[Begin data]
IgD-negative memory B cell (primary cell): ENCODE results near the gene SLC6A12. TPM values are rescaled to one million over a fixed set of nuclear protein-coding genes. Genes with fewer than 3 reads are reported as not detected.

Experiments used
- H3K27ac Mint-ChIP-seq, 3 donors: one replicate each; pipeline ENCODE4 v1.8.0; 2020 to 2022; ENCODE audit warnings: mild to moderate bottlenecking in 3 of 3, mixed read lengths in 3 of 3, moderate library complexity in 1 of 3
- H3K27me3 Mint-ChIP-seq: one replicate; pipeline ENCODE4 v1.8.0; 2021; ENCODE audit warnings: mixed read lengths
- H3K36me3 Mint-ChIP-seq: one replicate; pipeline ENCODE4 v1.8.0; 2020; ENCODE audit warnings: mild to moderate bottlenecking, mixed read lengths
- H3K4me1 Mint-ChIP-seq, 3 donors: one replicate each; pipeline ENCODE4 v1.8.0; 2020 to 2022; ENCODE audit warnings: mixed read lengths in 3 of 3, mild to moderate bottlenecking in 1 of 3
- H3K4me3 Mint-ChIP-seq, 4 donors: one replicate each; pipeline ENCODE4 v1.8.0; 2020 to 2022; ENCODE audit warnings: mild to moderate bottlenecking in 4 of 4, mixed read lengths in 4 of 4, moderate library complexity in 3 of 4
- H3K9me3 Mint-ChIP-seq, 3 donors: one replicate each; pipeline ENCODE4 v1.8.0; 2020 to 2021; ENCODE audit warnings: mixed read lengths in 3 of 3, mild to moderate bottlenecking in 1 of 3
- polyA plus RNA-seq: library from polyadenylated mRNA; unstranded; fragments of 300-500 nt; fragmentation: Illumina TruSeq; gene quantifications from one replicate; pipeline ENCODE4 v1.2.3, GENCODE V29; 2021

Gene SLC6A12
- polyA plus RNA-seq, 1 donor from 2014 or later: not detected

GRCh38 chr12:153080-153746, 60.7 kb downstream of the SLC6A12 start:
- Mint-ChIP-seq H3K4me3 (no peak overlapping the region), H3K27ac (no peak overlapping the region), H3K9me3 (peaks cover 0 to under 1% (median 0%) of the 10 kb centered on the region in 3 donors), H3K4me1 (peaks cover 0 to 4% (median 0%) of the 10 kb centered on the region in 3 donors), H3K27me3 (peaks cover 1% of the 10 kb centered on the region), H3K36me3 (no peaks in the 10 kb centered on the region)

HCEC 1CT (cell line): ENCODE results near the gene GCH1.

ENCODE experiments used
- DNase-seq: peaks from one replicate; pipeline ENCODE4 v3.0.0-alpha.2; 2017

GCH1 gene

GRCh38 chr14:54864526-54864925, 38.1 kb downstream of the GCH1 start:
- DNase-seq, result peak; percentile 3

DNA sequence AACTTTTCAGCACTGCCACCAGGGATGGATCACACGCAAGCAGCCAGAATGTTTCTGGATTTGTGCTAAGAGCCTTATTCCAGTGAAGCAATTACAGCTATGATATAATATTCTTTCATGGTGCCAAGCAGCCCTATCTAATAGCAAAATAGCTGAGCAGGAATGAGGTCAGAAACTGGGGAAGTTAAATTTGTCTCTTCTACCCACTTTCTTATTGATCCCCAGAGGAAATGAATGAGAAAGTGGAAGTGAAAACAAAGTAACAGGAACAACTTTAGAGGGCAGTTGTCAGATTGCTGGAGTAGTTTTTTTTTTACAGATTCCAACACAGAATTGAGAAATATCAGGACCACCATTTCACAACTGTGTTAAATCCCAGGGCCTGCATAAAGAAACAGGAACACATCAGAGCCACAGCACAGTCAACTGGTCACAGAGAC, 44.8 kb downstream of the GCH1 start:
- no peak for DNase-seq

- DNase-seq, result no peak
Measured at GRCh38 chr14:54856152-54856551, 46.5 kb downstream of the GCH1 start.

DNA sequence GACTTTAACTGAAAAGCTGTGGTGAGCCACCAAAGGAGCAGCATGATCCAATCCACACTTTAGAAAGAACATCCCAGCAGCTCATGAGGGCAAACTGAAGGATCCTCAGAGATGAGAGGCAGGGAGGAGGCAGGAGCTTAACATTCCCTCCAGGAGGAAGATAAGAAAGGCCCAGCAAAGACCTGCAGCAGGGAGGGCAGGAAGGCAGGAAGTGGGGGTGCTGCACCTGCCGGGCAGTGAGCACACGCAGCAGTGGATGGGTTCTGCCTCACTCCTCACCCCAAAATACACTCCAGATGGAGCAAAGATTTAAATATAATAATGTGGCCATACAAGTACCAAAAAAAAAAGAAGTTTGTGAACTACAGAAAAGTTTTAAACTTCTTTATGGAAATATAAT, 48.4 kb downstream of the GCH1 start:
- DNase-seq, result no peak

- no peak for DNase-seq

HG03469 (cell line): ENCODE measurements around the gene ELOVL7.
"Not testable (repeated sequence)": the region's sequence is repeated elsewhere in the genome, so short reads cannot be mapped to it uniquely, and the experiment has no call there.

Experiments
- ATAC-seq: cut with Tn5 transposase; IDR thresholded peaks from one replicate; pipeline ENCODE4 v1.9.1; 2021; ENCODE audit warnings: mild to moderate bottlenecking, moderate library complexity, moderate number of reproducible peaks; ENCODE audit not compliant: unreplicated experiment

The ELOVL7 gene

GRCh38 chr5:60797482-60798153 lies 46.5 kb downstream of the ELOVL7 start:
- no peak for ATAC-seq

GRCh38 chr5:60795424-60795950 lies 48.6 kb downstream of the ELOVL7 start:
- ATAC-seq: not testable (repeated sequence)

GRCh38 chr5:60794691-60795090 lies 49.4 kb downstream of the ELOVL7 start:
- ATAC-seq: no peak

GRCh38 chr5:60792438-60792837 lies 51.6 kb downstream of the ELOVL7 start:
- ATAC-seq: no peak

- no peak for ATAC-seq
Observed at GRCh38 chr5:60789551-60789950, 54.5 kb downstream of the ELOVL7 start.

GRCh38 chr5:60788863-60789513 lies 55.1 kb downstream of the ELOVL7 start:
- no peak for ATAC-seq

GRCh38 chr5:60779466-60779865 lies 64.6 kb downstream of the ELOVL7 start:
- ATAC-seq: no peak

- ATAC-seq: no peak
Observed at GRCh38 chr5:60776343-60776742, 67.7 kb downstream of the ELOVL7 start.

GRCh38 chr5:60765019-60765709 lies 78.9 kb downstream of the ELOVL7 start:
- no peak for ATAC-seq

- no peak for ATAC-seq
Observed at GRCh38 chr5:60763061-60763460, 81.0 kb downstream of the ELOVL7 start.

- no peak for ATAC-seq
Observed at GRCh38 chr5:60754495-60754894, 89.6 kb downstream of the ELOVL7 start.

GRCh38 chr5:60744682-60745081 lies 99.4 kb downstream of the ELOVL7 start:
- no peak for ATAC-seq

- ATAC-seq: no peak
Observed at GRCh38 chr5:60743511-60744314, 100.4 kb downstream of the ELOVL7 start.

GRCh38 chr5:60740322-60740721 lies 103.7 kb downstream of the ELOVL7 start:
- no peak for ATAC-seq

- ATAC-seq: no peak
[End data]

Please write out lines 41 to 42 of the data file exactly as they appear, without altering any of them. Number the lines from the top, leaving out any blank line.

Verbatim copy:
Observed at GRCh38 chr5:60789551-60789950, 54.5 kb downstream of the ELOVL7 start.

GRCh38 chr5:60788863-60789513 lies 55.1 kb downstream of the ELOVL7 start: